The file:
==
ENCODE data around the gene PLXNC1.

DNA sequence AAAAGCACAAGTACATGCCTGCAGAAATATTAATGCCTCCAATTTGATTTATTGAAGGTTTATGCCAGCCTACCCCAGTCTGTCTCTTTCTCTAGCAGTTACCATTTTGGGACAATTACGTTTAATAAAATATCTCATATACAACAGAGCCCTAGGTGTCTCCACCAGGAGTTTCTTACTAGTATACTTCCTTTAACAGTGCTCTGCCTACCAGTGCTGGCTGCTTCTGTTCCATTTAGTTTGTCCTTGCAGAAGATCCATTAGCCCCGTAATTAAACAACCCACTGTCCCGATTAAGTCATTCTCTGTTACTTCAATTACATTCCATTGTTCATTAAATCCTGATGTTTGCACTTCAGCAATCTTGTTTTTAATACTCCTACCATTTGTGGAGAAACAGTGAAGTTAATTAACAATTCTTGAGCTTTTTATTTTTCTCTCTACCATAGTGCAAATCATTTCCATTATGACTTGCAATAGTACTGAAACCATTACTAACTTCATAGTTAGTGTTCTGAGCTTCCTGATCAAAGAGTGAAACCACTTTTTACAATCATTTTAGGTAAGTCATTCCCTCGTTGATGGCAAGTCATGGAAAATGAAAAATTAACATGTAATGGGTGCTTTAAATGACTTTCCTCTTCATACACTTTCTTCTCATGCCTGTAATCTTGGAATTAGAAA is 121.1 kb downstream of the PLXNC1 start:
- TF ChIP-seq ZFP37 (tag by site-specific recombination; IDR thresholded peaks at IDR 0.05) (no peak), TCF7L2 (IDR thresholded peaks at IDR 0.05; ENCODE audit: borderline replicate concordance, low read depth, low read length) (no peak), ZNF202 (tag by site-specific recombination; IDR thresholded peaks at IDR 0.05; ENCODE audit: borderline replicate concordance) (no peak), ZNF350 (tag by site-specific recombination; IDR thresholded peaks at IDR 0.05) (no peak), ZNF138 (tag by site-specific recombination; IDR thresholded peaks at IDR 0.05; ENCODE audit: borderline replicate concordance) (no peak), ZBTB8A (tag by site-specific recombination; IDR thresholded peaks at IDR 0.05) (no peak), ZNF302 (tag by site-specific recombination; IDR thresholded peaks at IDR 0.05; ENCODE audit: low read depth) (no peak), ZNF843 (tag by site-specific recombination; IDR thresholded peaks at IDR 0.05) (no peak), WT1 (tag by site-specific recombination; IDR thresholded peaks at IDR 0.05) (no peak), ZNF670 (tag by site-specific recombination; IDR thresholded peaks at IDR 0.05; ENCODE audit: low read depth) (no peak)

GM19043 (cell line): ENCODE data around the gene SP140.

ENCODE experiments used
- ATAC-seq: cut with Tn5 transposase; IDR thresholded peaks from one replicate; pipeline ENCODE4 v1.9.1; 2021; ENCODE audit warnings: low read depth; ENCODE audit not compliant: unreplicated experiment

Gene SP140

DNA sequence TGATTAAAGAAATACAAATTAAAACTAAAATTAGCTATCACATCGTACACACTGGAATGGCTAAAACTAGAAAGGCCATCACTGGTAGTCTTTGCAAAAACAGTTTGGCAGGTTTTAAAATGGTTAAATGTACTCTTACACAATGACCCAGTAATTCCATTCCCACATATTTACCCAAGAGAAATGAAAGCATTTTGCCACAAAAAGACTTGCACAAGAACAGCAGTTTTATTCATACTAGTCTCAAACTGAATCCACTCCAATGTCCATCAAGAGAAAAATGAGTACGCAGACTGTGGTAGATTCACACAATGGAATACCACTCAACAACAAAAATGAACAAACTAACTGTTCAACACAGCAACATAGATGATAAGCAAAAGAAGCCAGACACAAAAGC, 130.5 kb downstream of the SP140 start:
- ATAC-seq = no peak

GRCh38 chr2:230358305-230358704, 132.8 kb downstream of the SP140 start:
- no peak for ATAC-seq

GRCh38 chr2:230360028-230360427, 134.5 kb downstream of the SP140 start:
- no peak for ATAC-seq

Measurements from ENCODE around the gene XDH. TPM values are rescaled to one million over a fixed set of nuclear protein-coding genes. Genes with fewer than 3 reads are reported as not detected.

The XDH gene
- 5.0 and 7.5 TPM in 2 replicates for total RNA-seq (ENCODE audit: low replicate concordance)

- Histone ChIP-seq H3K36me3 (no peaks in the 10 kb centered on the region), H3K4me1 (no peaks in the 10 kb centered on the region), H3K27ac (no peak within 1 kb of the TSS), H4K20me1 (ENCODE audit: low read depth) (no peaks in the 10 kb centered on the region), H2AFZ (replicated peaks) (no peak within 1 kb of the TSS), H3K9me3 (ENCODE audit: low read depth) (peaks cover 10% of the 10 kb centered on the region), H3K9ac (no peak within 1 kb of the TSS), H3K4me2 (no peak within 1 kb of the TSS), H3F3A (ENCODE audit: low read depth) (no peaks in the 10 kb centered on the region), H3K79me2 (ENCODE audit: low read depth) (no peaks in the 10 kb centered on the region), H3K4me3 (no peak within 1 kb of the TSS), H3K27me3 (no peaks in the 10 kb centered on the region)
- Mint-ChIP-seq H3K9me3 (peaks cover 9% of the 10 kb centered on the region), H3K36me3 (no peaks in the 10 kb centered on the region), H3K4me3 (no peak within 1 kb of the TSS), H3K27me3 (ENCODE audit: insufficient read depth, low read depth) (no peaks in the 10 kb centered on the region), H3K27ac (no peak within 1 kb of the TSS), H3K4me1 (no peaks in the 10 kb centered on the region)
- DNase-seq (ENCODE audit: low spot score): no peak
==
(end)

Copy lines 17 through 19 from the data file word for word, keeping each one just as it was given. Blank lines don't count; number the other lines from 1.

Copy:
- Histone ChIP-seq H3K36me3 (no peaks in the 10 kb centered on the region), H3K4me1 (no peaks in the 10 kb centered on the region), H3K27ac (no peak within 1 kb of the TSS), H4K20me1 (ENCODE audit: low read depth) (no peaks in the 10 kb centered on the region), H2AFZ (replicated peaks) (no peak within 1 kb of the TSS), H3K9me3 (ENCODE audit: low read depth) (peaks cover 10% of the 10 kb centered on the region), H3K9ac (no peak within 1 kb of the TSS), H3K4me2 (no peak within 1 kb of the TSS), H3F3A (ENCODE audit: low read depth) (no peaks in the 10 kb centered on the region), H3K79me2 (ENCODE audit: low read depth) (no peaks in the 10 kb centered on the region), H3K4me3 (no peak within 1 kb of the TSS), H3K27me3 (no peaks in the 10 kb centered on the region)
- Mint-ChIP-seq H3K9me3 (peaks cover 9% of the 10 kb centered on the region), H3K36me3 (no peaks in the 10 kb centered on the region), H3K4me3 (no peak within 1 kb of the TSS), H3K27me3 (ENCODE audit: insufficient read depth, low read depth) (no peaks in the 10 kb centered on the region), H3K27ac (no peak within 1 kb of the TSS), H3K4me1 (no peaks in the 10 kb centered on the region)
- DNase-seq (ENCODE audit: low spot score): no peak